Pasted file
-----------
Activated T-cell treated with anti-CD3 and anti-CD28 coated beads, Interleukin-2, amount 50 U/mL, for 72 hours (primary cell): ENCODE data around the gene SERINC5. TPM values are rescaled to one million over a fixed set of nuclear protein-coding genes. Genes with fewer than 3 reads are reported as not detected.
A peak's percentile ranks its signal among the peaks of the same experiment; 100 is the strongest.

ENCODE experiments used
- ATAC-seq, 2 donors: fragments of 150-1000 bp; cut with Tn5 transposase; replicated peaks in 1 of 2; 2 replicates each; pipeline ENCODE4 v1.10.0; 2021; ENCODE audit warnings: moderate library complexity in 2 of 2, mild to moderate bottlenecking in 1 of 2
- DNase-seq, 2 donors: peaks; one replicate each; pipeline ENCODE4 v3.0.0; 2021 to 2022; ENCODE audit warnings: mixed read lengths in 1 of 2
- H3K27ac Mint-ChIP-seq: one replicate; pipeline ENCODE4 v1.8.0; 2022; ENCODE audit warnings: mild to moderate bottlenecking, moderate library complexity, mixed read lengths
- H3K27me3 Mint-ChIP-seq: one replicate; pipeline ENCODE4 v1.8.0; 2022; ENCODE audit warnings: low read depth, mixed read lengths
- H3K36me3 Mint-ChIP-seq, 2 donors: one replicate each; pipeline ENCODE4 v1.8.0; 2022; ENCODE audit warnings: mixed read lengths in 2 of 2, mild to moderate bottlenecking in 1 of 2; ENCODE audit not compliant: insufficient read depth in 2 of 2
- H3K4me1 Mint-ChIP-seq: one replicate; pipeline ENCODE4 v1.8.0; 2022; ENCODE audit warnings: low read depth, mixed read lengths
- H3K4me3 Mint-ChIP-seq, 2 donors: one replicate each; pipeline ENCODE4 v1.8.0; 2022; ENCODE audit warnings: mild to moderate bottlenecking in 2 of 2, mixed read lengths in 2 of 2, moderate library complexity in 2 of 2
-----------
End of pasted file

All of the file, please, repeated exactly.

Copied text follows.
Activated T-cell treated with anti-CD3 and anti-CD28 coated beads, Interleukin-2, amount 50 U/mL, for 72 hours (primary cell): ENCODE data around the gene SERINC5. TPM values are rescaled to one million over a fixed set of nuclear protein-coding genes. Genes with fewer than 3 reads are reported as not detected.
A peak's percentile ranks its signal among the peaks of the same experiment; 100 is the strongest.

ENCODE experiments used
- ATAC-seq, 2 donors: fragments of 150-1000 bp; cut with Tn5 transposase; replicated peaks in 1 of 2; 2 replicates each; pipeline ENCODE4 v1.10.0; 2021; ENCODE audit warnings: moderate library complexity in 2 of 2, mild to moderate bottlenecking in 1 of 2
- DNase-seq, 2 donors: peaks; one replicate each; pipeline ENCODE4 v3.0.0; 2021 to 2022; ENCODE audit warnings: mixed read lengths in 1 of 2
- H3K27ac Mint-ChIP-seq: one replicate; pipeline ENCODE4 v1.8.0; 2022; ENCODE audit warnings: mild to moderate bottlenecking, moderate library complexity, mixed read lengths
- H3K27me3 Mint-ChIP-seq: one replicate; pipeline ENCODE4 v1.8.0; 2022; ENCODE audit warnings: low read depth, mixed read lengths
- H3K36me3 Mint-ChIP-seq, 2 donors: one replicate each; pipeline ENCODE4 v1.8.0; 2022; ENCODE audit warnings: mixed read lengths in 2 of 2, mild to moderate bottlenecking in 1 of 2; ENCODE audit not compliant: insufficient read depth in 2 of 2
- H3K4me1 Mint-ChIP-seq: one replicate; pipeline ENCODE4 v1.8.0; 2022; ENCODE audit warnings: low read depth, mixed read lengths
- H3K4me3 Mint-ChIP-seq, 2 donors: one replicate each; pipeline ENCODE4 v1.8.0; 2022; ENCODE audit warnings: mild to moderate bottlenecking in 2 of 2, mixed read lengths in 2 of 2, moderate library complexity in 2 of 2